Shiru is thrilled to welcome Dr. Ranjani Varadan as its first Chief Scientific Officer.
As CSO, Ranjani will lead our ingredient discovery operations from chemistry to fermentation all the way through to product. She will serve as a key member of Shiru’s executive team and help grow the company’s talent base in producing gelation ingredients and structured fats for better-tasting baked goods, alternative meats, and more. From 2011-2021, Ranjani was a key scientific leader at Impossible Foods, where she was the first scientist hired by founder Pat Brown and eventually rose to Vice President of Research and Development. Ranjani sat down with us recently to share her background and perspective as she enters her new role at Shiru.
How do you describe your role as Shiru CSO?
I think one of the most important things for a CSO to do is to translate a company’s objectives into clear deliverables for the R&D team. You have to ask questions like, “Are we doing the right things in the best possible way to drive the organization forward?” Then you need to build and support an exceptional team in achieving those deliverables, all while fostering a culture of excellence, openness, and fun!
Initially, though, my single most important job will be to listen and absorb everything going on. As a Shiru advisor, I came to understand Shiru’s long-term objectives and strategy. Now, it’s time to dig deeper and learn how to best support the team in achieving our immediate goals.
Why Shiru? Why now?
I care deeply about using my skills and know-how not just to create another product but have a meaningful impact on our planet. A major way to reduce our carbon footprint is to provide food system solutions that can sustainably support the human population. Shiru is uniquely poised to make a broad impact, so I’m both honored and super-excited to join!
To me personally, it is also very important to work with a great team. Jasmin is an exceptional leader who leads from the heart. The team is simply fantastic — this is important to me because, after all, we spend most of the day at work. Our roster of board members and advisors is a seasoned, dream team for what Shiru is doing. So I’m really looking forward to being part of the team!
I also love teaching and mentoring, but I realized that classroom teaching alone did not help me achieve the total impact that I could make by being part of an organization like Shiru. I think mentoring and coaching are part of leading and growing a team, too, so in a way, this is the best of both worlds.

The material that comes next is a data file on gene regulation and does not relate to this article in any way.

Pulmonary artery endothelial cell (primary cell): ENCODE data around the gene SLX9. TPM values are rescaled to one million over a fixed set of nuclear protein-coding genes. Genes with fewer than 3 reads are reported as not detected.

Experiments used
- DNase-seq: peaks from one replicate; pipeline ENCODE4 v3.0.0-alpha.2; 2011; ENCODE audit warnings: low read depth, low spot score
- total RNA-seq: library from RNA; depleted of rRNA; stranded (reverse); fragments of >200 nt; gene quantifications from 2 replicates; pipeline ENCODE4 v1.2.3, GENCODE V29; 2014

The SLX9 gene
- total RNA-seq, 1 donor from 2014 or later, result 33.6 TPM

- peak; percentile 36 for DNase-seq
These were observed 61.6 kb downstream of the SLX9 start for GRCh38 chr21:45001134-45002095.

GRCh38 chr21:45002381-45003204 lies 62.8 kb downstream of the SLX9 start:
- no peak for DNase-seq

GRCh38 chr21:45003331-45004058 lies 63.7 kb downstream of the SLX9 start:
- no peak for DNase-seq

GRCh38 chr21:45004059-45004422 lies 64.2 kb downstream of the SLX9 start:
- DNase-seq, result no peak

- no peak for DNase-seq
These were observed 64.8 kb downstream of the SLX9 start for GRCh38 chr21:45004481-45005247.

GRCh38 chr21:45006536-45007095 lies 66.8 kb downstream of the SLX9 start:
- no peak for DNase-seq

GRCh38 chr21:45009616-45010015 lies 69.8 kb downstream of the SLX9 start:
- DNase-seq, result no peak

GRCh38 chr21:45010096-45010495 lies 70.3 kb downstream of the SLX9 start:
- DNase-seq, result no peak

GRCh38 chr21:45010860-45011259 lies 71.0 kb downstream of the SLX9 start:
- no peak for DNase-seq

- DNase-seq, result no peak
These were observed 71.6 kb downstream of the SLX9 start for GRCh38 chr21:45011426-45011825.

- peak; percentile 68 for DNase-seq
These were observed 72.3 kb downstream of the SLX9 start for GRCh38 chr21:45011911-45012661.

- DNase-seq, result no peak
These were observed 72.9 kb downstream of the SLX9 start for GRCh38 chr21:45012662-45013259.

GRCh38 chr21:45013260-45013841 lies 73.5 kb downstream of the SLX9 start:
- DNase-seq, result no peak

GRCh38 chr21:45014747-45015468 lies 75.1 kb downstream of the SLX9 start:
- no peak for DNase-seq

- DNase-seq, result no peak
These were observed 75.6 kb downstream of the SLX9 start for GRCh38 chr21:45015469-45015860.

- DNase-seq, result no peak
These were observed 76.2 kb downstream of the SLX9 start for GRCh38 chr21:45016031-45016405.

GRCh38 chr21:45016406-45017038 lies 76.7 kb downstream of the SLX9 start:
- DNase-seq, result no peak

What strikes you about this moment in the food industry?
The fragility of our food supply chains has been shown by pandemic, climate shocks, and war. That means higher prices at the supermarket, and real hunger and suffering for millions around the world. Alternative sources of proteins can increase food security by offering manufacturers a stable source of sustainable, locally produced ingredients.
Over the last year or two, there has been an explosion in the number of plant-based food companies. Unlike many others, Shiru is not about making and selling an end-product. Instead, using its proprietary platform, Shiru promises to deliver naturally occurring alternatives to key ingredients that are pain points of our current supply chain. So it’s a clever business strategy – pure B2B ingredients that work across multiple products and product platforms. Ultimately, we can make a much broader impact on the food system than any single end-product alone. We’re providing the “seeds and shovels” for the food industry.
What are some key learnings from your previous work you bring to Shiru?
First, it’s critical to be able to quickly and effectively translate a company’s vision into a working strategy. Of course, the landscape will shift, and you have to revisit and adjust course as needed. But clear strategy and execution among the different functional teams are as important as the vision itself. Otherwise, you end up wasting time and resources.
Second, being a good leader is a lot of hard work. You have to have a pulse on people, team dynamics, technical issues, and other factors that may or may not be in your control. You have to help them solve these things and sometimes make difficult decisions. Being a good leader takes discipline, and you must earn and build trust. But the hard work pays off — good leaders spawn strong teams.
It’s also extremely important to build cross-functional collaboration and trust. You have to keep open channels of communication. We all rise and fall on the same tide.
Do you have a “soapbox” issue that personally drives you?
I don’t want to be on a soapbox. I just want to dig in, start doing the work, and help Shiru achieve its vision.
(conversation edited for clarity and brevity)